Tag & Bink Are Dead
This Dark Horse comic features two inept rebels who unwittingly are part of each and every main turning point in the Star Wars movies. Whether it's telling Anakin how to woo Padme with bad poetry and professions of love, or taking a tie-fighter for a joyride (in the ‘that’s no moon’ speech in episode 4), Tag and Bink are, according to the comics anyway, responsible for the fall of the Empire every bit as much as the rebels from the movie. So if you ever wondered who nicked Chewbacca’s medal at the end of Star Wars or who was really under the cool-looking Red Imperial Guard uniforms in Jedi then this mini series will keep you informed.
Source : Den of Geek

Tuesday, 7 October 2008

SAG To Honor James Earl Jones

Famed Actor To Receive Life Achievement Award
Legendary actor James Earl Jones will be honored with the Screen Actors Guild's Life Achievement Award for his career achievements and humanitarian accomplishments, the organization announced Thursday.

A veteran of stage, film and television, Jones is known to movie fans worldwide as the voice of Darth Vader in the "Star Wars" films and the voice of Mufasa in "The Lion King." His other big screen roles include "The Hunt for Red October," "Patriot Games," "Field of Dreams" and "The Great White Hope" -- which earned him an Oscar nomination.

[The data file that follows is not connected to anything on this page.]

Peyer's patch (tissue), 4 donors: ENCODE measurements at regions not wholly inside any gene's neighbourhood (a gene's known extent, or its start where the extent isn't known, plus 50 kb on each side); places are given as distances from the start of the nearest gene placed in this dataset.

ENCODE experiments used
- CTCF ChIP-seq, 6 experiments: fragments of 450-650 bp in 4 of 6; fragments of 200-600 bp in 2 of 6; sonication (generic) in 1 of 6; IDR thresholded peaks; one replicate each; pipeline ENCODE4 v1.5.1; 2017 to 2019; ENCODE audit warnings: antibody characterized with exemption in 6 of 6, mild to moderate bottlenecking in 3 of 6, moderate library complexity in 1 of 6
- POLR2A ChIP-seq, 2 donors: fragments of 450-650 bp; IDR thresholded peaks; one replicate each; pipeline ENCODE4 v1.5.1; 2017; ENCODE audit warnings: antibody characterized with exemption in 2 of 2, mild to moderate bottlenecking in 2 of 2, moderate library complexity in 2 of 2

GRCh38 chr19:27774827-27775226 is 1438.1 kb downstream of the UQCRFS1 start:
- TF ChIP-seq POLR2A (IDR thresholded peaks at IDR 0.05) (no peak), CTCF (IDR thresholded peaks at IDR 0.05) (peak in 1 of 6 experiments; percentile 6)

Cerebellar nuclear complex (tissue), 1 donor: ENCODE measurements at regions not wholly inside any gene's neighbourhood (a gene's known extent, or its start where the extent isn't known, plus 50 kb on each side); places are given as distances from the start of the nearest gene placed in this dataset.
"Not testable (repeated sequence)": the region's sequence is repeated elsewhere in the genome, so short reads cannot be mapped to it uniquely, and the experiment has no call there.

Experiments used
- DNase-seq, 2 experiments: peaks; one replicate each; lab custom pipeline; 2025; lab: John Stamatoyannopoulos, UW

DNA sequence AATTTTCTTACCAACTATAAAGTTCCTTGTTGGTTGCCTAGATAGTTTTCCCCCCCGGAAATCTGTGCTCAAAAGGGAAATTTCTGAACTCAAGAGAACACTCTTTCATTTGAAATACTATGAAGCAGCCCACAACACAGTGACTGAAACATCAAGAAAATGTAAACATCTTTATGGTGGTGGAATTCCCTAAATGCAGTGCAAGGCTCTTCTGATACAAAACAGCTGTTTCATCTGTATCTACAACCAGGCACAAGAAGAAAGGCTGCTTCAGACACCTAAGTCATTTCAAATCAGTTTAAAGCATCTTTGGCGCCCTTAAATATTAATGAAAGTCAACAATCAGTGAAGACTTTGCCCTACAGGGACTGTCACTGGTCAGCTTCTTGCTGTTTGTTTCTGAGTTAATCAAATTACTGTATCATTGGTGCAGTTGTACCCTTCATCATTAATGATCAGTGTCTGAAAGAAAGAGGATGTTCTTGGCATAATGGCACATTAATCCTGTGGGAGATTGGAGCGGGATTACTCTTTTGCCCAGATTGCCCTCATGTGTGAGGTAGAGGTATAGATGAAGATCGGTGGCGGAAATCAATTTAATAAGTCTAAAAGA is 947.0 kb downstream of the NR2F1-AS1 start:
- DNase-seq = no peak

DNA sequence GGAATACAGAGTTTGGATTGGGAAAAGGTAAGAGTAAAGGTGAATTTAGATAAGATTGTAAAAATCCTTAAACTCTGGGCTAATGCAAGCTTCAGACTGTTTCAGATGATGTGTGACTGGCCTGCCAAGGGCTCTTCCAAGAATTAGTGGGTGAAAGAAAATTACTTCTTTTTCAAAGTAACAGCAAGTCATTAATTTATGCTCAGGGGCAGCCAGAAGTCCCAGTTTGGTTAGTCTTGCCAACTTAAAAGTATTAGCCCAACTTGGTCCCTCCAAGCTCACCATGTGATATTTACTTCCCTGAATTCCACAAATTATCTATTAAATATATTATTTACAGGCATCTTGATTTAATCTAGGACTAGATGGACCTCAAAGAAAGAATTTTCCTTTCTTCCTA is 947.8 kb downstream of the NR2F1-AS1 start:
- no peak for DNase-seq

Jones' television credits include his Emmy-winning turns in the series "Gabriel's Fire" and television movie "Heatwave." He also played author Alex Haley in the groundbreaking miniseries "Roots: The Next Generations." He has also provided his voice to the cable news slogan, "This is CNN."

"James Earl Jones' distinguished career on stage, in film, on television, in commercials and as a vocal presence without peer commands our admiration and respect," SAG President Alan Rosenberg said in a statement. "His long and quiet devotion to advancing literacy, the arts and humanities on a national and local scale deserves our appreciation. It is our honor to bestow the Guild’s highest tribute on this extraordinary actor."